customers. The bank has rebuilt its retail loan portfolio in the last couple of years, especially the mortgages piece, while exploring tie-ups to grow the credit card portfolio. HSBC believes the current model will help it grow the business at a more sustainable pace, while it explores inorganic options. It is also leveraging its strengths in the loan syndication and foreign exchange businesses to grow the corporate loan portfolio.
PUBLIC SECTOR BANK
CMD, Corporation Bank
Mangalore-headquartered Corporation Bank has been growing its loan book by about 25% in each of the last three years but has still reported stable operating margins. Over the next couple of years, the bank plans to roll out more branches in semi-urban and rural locations, a move that would help with business growth. Currently, less than a fourth of the bank’s branches are located in these areas and moreover, most outlets are in southern India. As such, Corporation Bank will focus on making its operations more pan-Indian with a bigger presence in states like Uttar Pradesh, Rajasthan, Gujarat and Punjab. The bank also plans to cater more to SME customers by customising its products.
New private SECTOR BANK
Kotak mahindra bank
VC & MD, Kotak Mahindra Bank
Kotak Mahindra Bank (KMB) has a diverse business model and its defensive loan portfolio, with a high share of home and auto loans and relatively lower share of infrastructure loans, makes it well positioned to manage the credit cycle. The bank has built an integrated business model with a presence across all financial services that leverages the group’s capital market strength. By 2010-11, KMB had reduced its dependence – in terms of profitability – on its investment banking and market-linked business from around 60% in 2007-08 to about 17% in 2010-11. A stable and top-class management team, which has stayed on for over a decade, has ensured that the bank is able to cash in on opportunities.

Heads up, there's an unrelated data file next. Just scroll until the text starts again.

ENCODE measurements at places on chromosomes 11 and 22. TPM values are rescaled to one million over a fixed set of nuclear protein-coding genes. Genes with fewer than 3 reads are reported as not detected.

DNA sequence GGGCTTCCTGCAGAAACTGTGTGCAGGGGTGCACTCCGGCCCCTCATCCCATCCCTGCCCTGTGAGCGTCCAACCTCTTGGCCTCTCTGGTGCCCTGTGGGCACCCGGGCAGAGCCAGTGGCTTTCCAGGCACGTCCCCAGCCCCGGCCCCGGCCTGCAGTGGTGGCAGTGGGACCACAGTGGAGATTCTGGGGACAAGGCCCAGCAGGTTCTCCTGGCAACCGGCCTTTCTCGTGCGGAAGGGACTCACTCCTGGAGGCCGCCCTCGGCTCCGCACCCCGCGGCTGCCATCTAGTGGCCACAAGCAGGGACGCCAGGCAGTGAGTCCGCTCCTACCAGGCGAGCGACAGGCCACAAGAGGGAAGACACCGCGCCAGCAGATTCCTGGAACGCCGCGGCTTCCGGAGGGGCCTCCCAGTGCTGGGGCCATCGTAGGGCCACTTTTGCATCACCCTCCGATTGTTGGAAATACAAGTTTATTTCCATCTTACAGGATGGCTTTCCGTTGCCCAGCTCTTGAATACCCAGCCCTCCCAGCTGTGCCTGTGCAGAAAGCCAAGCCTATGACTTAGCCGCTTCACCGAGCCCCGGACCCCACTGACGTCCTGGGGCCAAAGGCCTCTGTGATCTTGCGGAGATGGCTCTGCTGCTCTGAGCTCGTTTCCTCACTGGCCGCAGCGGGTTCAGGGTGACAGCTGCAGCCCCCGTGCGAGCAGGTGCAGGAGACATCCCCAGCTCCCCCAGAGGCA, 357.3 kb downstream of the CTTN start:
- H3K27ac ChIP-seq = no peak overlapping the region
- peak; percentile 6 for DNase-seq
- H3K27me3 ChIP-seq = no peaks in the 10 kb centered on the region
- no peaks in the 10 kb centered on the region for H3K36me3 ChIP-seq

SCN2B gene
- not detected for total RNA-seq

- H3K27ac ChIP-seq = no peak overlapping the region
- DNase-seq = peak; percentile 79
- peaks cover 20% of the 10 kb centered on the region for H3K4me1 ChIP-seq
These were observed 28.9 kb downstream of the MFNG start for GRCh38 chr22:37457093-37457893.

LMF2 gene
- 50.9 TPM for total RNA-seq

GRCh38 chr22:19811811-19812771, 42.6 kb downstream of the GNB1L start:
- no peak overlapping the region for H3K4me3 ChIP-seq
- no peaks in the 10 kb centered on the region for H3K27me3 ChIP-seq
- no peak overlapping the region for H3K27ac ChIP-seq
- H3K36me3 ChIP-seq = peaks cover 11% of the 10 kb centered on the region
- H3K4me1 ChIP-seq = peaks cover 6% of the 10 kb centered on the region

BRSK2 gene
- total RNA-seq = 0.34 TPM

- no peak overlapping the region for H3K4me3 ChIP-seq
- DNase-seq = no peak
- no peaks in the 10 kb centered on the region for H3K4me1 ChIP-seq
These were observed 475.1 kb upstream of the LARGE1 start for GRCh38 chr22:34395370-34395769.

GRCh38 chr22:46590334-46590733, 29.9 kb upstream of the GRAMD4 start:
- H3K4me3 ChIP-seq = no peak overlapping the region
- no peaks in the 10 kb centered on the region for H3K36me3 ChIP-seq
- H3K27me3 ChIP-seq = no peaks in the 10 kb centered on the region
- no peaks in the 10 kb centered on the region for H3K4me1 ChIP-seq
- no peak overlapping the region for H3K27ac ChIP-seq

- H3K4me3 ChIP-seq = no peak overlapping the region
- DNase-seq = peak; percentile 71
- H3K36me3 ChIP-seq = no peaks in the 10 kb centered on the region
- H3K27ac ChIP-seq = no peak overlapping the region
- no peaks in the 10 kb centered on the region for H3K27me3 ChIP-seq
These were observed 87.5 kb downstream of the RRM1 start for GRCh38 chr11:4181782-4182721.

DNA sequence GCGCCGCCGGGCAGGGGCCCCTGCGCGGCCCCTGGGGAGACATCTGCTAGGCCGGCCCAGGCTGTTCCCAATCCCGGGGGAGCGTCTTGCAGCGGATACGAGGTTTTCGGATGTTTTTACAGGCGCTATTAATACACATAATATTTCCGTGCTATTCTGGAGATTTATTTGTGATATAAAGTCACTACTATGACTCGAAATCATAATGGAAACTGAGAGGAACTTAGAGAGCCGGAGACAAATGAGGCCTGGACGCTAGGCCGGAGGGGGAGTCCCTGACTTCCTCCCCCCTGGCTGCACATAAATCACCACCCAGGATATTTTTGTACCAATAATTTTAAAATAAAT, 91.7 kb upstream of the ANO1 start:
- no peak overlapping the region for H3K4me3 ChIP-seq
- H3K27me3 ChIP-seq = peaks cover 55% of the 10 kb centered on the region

Old private SECTOR BANK
Karur vysya bank
MD & CEO, Karur Vysya Bank
At a time when most banks boasted of scorching growth numbers but compromised on stability, Karur Vysya Bank (KVB) opted for a policy of cautious expansion. The bank’s assets have grown by over 60% between 2008-09 and 2010-11 but its bad loans shrunk to 0.07% from 0.25%. Predominantly catering to southern India, KVB now aims to become a pan-Indian bank by expanding its branch network in other states. The bank recently kick- started its next